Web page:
BY MARK CONCANNON | PHOTOGRAPHY BY DAN BISHOP
Andy Clow evaluates Laurel Osman’s swing movements.
You’ve decided you’re ready to get into better shape. But while your mind is willing, sometimes, your body is not able.
Injuries derail physical fitness goals on a daily basis as people dive into regimens without true knowledge of their individual limitations. The Functional Movement Screen, part of the philosophy of Functional Movement Systems, is designed to screen out people with high risk for injury in certain activities and help develop a fitness program designed for their body type and level of endurance.
FMS has become the talk of the high-profile athletic community. The Stanford University football team employed the system and had a low injury rate, and a healthy Cardinal squad went on to win a berth in the Rose Bowl. But FMS is gaining popularity with athletes of all ages and skill levels.
“People really like it,” says Dr. Jeffrey Sergent, co-founder of Fusion Gym in Glendale, which offers a 12-week course utilizing FMS.
“We do an initial screening that takes 25 minutes,” Sergent says. “We can see where people might be susceptible to injuries. Maybe they’re not to flexible in their hips or have some core imbalances. We’ll screen that out and put people in classes. We’ll have scenarios where we are going to work with our hip mobility people over there and our shoulder mobility people over here.”
The program is divided into phases, focusing on core, breathing and mobility to start for two to three weeks followed by some-higher end exercise, featuring weeks that are more cardio-based and others dedicated to weight training.
Serious athletes and reformed couch potatoes enjoy the FMS noncookie cutter approach.
“There’s no one universal answer for fitness,” Sergent says. “This takes a little bit more of the guessing game out of training. And when people find something they like with exercise, they get hooked on it.”
“If winning isn’t everything, why do they keep score?”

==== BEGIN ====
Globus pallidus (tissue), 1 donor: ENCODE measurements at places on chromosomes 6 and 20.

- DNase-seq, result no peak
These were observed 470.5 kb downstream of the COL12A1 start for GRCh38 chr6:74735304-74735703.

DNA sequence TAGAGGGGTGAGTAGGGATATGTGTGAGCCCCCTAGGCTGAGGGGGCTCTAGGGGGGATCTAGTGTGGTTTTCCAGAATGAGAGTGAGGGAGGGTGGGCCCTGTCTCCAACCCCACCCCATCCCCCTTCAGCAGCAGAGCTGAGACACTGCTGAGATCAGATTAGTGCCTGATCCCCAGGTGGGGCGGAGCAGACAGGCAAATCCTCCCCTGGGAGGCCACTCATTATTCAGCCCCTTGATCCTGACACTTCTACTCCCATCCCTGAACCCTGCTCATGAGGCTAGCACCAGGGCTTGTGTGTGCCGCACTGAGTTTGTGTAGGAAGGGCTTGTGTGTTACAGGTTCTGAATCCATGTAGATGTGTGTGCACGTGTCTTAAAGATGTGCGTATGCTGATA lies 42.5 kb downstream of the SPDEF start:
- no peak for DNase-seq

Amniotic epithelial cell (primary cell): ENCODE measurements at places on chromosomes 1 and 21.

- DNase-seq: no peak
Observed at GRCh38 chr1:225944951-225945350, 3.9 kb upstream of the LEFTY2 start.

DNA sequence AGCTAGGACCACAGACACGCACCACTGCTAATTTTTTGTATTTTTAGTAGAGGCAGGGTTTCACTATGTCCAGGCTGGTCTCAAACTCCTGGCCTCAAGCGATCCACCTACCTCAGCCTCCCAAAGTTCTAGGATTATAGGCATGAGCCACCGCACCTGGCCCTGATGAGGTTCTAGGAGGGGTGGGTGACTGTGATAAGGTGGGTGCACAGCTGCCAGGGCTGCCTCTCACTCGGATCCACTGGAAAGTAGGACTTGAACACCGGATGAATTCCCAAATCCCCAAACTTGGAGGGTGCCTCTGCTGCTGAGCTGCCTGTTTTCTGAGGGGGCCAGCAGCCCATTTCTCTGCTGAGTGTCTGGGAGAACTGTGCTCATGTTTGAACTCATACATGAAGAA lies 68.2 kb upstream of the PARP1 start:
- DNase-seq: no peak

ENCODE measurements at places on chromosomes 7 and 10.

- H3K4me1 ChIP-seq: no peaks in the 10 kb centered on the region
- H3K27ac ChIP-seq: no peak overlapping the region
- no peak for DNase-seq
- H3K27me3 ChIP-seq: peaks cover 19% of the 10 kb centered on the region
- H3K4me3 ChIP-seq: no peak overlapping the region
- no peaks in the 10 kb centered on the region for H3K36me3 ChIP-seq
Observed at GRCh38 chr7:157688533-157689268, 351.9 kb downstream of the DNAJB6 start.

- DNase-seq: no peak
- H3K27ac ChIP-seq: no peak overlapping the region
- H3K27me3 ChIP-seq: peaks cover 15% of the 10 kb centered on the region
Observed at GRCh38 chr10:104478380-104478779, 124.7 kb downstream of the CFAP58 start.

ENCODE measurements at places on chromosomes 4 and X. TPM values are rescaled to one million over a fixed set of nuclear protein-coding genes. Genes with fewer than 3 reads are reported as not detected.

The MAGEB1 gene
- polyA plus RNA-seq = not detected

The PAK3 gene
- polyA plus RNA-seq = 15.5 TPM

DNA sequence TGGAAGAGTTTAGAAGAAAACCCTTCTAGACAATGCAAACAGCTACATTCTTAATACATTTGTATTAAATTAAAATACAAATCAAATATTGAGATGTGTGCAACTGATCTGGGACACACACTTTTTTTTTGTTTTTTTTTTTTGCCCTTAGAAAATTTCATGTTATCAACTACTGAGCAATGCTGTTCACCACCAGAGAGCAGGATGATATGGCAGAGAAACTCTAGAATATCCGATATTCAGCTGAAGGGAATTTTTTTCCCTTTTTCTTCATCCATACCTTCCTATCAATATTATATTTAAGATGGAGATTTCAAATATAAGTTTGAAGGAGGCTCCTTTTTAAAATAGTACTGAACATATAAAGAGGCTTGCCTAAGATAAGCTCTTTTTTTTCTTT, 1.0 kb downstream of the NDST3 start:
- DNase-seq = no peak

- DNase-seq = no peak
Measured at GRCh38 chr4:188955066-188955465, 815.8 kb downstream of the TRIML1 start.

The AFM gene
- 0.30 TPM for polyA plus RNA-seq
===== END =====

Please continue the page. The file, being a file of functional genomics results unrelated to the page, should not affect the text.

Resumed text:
That profound question from Vince Lombardi, which led to championship football and bred an entire philosophy, could also be the key to better health.
“What we measure we can fix,” says Dr. Robert Gleeson, director of Preventive Cardiology at Froedtert Hospital and the Medical College of Wisconsin, when asked about the importance of people keeping score in several areas of their individual well-being.
How do you measure up? We encourage you to score at home:
Sleep: 7-8 hours a night
“Some people say they can get by on five but in reality that’s not long enough for the brain to heal or the biological clock to reset,” Gleeson says.
Cholesterol: 100-150 mg/dl
HDL (Good) Cholesterol: 50 mg/dl (Male) 60 mg/dl (Female)
LDL (Bad) Cholesterol: 50 mg/dl
“New guidelines released in 2013 stated if you’re treating someone with a problem just put them on the right drug and forget about the number,” Gleeson says, adding that the target numbers listed above reflect the cholesterol value of “an Aborigine who’s never eaten Cheetos,” but is attainable and should be the goal for the average person.
Blood Sugar Ideal: 80 mg/dl
Normal: under 100 mg/dl
“There’s a big range,” Gleeson says. From 70 to 100, people do well.”
Blood Pressure: 115/75 mm Hg
“Above those numbers, mortality rates double for every 20 millimeter increase in the systolic top number,” Gleeson says. “If you’re at 175/100, the mortality rate is eight times higher.”
Exercise: 30 minutes/7 days a week
“Everyone in the world would be much healthier if we all took a brisk 30-minute walk, seven days a week,” Gleeson says.
Alcohol: 2 drinks per week
Two teaspoons of ethanol per week (the equivalent of two glasses of wine) can have a positive impact on overall health.
— Mark Concannon